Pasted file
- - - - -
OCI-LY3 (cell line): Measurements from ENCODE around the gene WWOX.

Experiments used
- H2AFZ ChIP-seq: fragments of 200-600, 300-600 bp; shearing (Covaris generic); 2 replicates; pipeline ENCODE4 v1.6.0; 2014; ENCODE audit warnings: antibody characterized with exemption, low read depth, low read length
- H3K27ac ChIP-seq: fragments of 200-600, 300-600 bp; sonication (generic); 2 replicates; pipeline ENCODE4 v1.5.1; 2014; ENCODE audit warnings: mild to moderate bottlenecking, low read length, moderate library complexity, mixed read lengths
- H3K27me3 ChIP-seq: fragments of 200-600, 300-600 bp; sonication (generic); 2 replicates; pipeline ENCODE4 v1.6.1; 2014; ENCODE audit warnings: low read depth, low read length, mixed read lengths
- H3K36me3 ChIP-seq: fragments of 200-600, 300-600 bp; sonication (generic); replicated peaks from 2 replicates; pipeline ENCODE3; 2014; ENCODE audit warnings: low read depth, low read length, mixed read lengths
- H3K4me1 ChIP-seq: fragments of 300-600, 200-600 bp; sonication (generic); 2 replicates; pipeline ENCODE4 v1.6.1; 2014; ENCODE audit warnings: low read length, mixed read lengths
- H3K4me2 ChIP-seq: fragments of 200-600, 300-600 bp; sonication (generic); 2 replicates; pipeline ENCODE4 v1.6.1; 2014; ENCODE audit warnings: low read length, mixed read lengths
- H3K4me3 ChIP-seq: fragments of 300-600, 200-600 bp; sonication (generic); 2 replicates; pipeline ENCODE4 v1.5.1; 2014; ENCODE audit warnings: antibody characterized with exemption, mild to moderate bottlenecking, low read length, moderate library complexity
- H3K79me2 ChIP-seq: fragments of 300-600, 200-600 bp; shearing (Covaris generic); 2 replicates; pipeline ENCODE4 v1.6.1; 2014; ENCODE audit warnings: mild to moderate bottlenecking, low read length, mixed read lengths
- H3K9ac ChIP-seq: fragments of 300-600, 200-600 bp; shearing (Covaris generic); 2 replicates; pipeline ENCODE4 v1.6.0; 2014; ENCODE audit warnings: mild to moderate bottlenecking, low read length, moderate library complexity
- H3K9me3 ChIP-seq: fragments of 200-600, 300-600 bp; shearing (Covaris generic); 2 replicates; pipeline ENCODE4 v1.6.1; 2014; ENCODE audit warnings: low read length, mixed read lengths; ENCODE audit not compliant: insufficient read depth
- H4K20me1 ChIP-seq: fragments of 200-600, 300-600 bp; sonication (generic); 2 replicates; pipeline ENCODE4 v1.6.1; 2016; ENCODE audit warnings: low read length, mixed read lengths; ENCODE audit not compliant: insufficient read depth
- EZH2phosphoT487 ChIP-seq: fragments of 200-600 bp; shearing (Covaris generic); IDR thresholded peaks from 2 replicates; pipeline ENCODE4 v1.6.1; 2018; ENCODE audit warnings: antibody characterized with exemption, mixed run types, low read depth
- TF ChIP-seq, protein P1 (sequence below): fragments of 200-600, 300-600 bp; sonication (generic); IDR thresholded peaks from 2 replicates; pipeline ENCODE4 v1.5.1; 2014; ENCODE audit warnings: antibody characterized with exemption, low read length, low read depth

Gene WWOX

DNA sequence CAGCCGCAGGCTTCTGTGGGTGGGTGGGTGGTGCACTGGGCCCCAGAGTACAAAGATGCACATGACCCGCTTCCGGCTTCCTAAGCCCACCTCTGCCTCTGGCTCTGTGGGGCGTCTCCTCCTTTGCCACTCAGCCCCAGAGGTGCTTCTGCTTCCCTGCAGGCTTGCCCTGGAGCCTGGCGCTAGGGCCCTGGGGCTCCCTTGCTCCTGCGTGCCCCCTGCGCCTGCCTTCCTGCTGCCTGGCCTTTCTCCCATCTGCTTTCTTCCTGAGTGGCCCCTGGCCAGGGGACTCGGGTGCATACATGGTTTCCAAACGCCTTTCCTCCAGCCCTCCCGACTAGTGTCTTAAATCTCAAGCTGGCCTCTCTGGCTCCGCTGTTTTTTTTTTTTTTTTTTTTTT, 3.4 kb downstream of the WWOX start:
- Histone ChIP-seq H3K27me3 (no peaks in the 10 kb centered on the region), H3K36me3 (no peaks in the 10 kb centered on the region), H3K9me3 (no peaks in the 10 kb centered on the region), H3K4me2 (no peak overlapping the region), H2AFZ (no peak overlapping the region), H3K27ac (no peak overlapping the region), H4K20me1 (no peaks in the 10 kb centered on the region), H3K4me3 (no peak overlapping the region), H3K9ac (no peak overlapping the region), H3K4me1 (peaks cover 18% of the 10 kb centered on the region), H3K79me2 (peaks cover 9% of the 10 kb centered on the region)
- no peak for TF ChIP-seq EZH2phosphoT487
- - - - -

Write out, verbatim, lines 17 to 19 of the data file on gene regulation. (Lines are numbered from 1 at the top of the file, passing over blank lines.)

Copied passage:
DNA sequence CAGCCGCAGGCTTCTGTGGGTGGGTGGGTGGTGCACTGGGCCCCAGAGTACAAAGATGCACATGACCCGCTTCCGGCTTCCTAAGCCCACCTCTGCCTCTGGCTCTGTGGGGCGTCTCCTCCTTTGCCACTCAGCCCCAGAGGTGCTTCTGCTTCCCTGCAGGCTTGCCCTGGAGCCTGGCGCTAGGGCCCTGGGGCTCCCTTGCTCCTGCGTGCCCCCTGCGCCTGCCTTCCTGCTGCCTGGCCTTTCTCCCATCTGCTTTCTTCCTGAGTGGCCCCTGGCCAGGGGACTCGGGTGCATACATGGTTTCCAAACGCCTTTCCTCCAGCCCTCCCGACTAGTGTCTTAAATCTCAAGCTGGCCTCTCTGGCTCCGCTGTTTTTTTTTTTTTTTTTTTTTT, 3.4 kb downstream of the WWOX start:
- Histone ChIP-seq H3K27me3 (no peaks in the 10 kb centered on the region), H3K36me3 (no peaks in the 10 kb centered on the region), H3K9me3 (no peaks in the 10 kb centered on the region), H3K4me2 (no peak overlapping the region), H2AFZ (no peak overlapping the region), H3K27ac (no peak overlapping the region), H4K20me1 (no peaks in the 10 kb centered on the region), H3K4me3 (no peak overlapping the region), H3K9ac (no peak overlapping the region), H3K4me1 (peaks cover 18% of the 10 kb centered on the region), H3K79me2 (peaks cover 9% of the 10 kb centered on the region)
- no peak for TF ChIP-seq EZH2phosphoT487